Is Art in the Genes?

I often wonder about things.  For example, do people who follow in their father’s footsteps or do so because of genetics?  Or, is it an acquired skill or predilection?  I thought more about this when I saw that Sheldon Snyder and Tova Snyder ( were in an exhibition “Influence of the Land,” together at the Transform Art Gallery, 20 Jones Street in New Rochelle (  Was this a coincidence?  Apparently not.  These two are father and daughter reunited in an exhibition organized by David Hochberg with a third artist, Eric Camiel.

I first met Tova, a graduate of Yale and Tyler School of Art, when she rented a studio in ArtsWestchester’s building in downtown White Plains.  I admired her paintings of Italian rooftops, which had a contemplative mosaic quality.  She applied and was appointed to the ArtsWestchester Artist Roster (, a corps of artists qualified to conduct residencies in schools and other community sites.  She excelled as a teaching artist.  Somewhere along the way, she won a competition to design a mural and her rooftops migrated to the MTA Harrison train station fabricated as stained glass windows.  Tova thinks of herself as a “performance painter” participating in festivals in Brazil and Italy in which she creates a mural on-site in four or five days.  She is a troubadour with a paint brush bringing her talents as a muralist into Westchester communities as she has done at the Port Chester Fest.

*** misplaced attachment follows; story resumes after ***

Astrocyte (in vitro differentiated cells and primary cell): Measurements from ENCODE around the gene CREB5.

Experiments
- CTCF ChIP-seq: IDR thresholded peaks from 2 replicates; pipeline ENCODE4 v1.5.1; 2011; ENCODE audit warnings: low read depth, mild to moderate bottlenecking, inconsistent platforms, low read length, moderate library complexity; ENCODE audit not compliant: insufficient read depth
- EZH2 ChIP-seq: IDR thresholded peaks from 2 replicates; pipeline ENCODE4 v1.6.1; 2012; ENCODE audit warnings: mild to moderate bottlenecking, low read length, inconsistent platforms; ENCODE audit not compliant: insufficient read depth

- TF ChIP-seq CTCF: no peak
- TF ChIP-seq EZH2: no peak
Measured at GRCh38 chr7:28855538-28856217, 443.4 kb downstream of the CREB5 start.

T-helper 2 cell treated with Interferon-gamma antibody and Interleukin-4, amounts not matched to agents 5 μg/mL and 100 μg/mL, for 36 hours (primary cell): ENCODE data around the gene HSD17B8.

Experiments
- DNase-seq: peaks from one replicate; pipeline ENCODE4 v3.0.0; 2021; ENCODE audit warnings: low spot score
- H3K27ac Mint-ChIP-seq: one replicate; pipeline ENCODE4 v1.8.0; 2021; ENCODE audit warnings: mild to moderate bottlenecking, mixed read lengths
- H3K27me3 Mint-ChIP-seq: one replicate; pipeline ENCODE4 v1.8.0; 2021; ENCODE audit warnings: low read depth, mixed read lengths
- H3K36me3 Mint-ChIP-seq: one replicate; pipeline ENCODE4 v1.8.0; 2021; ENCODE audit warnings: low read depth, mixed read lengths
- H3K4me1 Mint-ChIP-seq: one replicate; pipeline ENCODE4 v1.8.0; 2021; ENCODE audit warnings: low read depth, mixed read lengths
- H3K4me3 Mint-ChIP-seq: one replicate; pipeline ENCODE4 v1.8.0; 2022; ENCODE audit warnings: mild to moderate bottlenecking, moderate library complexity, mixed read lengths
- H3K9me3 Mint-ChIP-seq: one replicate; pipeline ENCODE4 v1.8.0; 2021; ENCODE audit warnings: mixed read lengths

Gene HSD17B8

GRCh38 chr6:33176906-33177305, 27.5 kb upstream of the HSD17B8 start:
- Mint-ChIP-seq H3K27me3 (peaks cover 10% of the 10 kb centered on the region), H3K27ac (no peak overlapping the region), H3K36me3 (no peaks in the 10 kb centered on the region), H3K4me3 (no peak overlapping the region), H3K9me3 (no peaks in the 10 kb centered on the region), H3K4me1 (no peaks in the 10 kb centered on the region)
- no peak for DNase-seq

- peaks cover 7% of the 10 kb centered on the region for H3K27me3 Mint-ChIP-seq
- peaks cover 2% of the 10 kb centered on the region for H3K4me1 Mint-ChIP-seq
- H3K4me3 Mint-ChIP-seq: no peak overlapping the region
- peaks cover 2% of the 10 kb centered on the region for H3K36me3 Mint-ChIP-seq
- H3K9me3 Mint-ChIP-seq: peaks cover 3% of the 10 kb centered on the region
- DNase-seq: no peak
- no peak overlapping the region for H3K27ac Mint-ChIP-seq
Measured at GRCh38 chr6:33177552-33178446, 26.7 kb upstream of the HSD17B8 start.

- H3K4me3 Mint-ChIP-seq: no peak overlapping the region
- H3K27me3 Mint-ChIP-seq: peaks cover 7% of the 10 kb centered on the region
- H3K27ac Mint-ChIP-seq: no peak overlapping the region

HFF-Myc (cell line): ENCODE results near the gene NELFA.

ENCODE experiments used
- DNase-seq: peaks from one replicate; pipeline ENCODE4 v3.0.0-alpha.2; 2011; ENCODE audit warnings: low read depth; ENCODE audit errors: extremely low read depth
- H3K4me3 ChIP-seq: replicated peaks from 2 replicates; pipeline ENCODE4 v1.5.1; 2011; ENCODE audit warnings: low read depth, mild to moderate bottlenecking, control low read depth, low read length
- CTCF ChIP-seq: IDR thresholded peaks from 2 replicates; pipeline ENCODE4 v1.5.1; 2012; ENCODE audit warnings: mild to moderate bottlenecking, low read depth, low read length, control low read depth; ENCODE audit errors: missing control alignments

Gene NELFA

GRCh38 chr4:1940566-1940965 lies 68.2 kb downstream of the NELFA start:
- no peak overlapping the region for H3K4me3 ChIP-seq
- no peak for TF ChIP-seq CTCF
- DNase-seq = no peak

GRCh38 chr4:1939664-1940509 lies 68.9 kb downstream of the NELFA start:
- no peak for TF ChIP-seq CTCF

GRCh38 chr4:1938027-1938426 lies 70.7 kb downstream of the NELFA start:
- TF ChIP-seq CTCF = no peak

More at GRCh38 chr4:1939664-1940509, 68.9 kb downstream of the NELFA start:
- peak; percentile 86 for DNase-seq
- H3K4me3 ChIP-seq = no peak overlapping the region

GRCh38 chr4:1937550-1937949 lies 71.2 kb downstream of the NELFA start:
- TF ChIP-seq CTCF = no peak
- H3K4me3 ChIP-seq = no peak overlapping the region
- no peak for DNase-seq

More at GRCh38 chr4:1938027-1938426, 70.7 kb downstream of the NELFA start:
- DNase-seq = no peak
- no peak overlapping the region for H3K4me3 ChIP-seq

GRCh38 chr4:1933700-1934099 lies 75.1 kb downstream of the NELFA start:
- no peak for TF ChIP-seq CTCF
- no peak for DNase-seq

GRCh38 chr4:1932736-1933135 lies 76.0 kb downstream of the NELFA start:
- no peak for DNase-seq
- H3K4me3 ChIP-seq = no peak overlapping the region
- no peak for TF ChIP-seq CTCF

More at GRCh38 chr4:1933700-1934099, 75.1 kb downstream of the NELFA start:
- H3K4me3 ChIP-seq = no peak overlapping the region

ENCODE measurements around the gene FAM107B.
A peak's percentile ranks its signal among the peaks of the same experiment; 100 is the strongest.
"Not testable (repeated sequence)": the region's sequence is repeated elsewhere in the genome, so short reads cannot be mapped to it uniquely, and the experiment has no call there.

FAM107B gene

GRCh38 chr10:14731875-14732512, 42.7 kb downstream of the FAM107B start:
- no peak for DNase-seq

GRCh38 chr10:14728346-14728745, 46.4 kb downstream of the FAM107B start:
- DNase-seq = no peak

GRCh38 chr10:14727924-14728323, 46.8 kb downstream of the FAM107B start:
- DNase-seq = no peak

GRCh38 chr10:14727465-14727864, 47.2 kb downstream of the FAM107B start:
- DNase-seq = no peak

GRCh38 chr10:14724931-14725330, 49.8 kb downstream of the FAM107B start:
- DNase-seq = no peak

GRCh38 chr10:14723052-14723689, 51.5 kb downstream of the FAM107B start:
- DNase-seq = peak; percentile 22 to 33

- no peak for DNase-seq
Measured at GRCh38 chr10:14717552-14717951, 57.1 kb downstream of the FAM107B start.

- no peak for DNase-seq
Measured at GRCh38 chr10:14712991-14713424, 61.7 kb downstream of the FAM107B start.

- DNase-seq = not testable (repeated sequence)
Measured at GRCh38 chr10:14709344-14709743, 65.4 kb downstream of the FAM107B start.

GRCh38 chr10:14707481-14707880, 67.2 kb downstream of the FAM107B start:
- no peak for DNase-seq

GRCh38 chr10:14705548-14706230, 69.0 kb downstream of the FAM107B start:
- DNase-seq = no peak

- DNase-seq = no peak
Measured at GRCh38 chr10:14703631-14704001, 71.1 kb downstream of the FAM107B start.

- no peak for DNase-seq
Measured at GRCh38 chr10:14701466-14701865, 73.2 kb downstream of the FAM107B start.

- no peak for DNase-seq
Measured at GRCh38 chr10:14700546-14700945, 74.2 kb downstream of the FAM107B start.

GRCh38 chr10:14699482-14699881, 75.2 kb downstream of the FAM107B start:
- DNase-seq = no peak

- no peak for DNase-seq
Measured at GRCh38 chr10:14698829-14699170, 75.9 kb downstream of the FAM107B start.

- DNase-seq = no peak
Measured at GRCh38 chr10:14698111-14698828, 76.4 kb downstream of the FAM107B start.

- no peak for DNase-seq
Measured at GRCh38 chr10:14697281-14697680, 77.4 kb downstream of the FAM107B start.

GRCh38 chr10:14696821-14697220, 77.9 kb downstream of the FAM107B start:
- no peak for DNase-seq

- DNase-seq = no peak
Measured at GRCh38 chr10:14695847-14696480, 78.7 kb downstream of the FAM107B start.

In contrast, Sheldon Snyder’s ( color palette is a far cry from his daughter’s mellow tones.  Rich in primary colors and bold graphic lines, Sheldon’s work has a naïve charm and sense of humor, most especially apparent in illustrations for his children’s books such as Pongee Goes To School, Four Lumps in My Cereal and Easygoing Oliver.  His versatility as an artist encompasses painting, pottery, wood sculpture and toys.  As a young artist, his pottery led him to open a ceramics gallery in Greenwich Village, later on a toy store in Provincetown, Mass, which he recreated and operated as “Katan Toys” in Rye for 17 years.

It’s not hard to imagine how this culturally enriched home life in various artistic centers, including a four-year stint in Israel, might magnetize a young person toward the arts.  Or is it just all in the genes?

The jury is still out (read What do you think?  Leave me a comment below.